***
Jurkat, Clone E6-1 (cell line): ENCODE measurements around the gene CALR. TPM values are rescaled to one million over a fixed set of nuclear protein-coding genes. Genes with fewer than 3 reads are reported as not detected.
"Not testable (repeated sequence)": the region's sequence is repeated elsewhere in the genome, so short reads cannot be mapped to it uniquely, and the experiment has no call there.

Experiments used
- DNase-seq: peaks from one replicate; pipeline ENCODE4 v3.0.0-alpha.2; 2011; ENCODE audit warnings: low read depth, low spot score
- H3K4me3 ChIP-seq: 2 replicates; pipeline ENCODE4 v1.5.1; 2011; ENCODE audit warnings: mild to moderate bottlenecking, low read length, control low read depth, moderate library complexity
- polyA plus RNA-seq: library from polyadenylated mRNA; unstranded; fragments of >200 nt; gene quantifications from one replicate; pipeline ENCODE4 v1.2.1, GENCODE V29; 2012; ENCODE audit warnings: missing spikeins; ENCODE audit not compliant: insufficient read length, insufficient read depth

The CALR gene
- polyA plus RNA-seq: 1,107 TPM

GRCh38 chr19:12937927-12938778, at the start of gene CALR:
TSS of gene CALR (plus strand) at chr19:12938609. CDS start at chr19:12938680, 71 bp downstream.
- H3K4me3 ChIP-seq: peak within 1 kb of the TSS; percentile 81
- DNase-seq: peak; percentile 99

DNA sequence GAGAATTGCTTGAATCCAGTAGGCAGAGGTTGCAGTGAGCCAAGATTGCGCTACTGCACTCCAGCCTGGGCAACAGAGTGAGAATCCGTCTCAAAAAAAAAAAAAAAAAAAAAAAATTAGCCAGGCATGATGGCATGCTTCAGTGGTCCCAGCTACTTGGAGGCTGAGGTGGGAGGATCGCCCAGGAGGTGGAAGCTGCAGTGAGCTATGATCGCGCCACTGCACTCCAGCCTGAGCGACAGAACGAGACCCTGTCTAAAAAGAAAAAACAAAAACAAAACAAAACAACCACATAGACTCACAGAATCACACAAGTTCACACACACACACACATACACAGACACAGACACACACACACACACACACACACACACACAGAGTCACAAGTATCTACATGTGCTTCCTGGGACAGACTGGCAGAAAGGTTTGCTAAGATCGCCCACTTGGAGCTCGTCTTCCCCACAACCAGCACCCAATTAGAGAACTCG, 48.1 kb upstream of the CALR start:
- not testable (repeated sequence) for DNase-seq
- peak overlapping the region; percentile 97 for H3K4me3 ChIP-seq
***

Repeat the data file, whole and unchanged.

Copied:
Jurkat, Clone E6-1 (cell line): ENCODE measurements around the gene CALR. TPM values are rescaled to one million over a fixed set of nuclear protein-coding genes. Genes with fewer than 3 reads are reported as not detected.
"Not testable (repeated sequence)": the region's sequence is repeated elsewhere in the genome, so short reads cannot be mapped to it uniquely, and the experiment has no call there.

Experiments used
- DNase-seq: peaks from one replicate; pipeline ENCODE4 v3.0.0-alpha.2; 2011; ENCODE audit warnings: low read depth, low spot score
- H3K4me3 ChIP-seq: 2 replicates; pipeline ENCODE4 v1.5.1; 2011; ENCODE audit warnings: mild to moderate bottlenecking, low read length, control low read depth, moderate library complexity
- polyA plus RNA-seq: library from polyadenylated mRNA; unstranded; fragments of >200 nt; gene quantifications from one replicate; pipeline ENCODE4 v1.2.1, GENCODE V29; 2012; ENCODE audit warnings: missing spikeins; ENCODE audit not compliant: insufficient read length, insufficient read depth

The CALR gene
- polyA plus RNA-seq: 1,107 TPM

GRCh38 chr19:12937927-12938778, at the start of gene CALR:
TSS of gene CALR (plus strand) at chr19:12938609. CDS start at chr19:12938680, 71 bp downstream.
- H3K4me3 ChIP-seq: peak within 1 kb of the TSS; percentile 81
- DNase-seq: peak; percentile 99

DNA sequence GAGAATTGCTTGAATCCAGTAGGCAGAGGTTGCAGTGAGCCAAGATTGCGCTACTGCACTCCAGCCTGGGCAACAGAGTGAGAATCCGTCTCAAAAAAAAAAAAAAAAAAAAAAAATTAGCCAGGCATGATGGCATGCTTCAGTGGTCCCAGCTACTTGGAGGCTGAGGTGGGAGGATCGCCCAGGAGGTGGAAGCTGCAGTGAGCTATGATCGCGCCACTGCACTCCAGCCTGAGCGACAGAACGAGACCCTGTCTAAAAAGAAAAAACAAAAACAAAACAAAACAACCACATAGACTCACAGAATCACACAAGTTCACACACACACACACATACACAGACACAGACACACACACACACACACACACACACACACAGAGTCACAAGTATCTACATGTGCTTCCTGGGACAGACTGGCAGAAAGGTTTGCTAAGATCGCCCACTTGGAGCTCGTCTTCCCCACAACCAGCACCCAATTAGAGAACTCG, 48.1 kb upstream of the CALR start:
- not testable (repeated sequence) for DNase-seq
- peak overlapping the region; percentile 97 for H3K4me3 ChIP-seq